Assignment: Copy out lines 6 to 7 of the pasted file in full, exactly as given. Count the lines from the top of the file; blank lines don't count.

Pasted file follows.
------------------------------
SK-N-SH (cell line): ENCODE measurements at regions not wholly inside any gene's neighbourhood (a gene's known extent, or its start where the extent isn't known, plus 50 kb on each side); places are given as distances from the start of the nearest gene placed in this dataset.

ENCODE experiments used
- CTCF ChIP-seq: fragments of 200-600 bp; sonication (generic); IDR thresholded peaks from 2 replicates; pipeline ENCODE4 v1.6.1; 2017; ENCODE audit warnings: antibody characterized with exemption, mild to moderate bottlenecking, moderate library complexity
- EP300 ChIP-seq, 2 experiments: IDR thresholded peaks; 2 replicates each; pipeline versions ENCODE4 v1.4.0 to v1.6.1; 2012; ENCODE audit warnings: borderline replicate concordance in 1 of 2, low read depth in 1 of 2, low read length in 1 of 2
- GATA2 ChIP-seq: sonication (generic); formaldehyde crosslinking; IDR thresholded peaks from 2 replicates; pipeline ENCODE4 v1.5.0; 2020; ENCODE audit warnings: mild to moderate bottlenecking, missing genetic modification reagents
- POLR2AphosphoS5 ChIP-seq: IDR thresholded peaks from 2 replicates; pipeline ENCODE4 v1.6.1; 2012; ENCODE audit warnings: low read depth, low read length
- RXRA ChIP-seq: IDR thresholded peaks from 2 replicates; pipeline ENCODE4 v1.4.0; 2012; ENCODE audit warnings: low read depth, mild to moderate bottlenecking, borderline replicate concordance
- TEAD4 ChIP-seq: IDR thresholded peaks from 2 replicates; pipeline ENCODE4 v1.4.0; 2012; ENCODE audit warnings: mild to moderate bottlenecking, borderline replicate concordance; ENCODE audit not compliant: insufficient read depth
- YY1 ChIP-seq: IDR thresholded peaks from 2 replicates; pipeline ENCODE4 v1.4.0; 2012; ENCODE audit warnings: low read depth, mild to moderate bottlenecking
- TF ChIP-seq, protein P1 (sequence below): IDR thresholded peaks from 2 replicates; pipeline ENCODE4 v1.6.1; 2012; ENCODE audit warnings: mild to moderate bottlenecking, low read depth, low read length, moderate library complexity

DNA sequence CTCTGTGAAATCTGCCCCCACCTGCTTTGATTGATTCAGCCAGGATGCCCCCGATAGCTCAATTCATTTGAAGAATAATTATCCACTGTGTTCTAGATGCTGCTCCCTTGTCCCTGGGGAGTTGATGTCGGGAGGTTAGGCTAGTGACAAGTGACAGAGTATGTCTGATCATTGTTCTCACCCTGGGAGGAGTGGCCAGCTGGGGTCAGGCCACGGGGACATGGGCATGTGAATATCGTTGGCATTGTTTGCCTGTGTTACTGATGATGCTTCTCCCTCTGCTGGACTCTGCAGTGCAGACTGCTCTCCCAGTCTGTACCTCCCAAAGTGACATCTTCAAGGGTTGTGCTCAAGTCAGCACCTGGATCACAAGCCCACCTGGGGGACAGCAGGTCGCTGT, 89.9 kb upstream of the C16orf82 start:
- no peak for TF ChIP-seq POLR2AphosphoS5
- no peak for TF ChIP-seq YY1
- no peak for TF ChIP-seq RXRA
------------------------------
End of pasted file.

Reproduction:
- POLR2AphosphoS5 ChIP-seq: IDR thresholded peaks from 2 replicates; pipeline ENCODE4 v1.6.1; 2012; ENCODE audit warnings: low read depth, low read length
- RXRA ChIP-seq: IDR thresholded peaks from 2 replicates; pipeline ENCODE4 v1.4.0; 2012; ENCODE audit warnings: low read depth, mild to moderate bottlenecking, borderline replicate concordance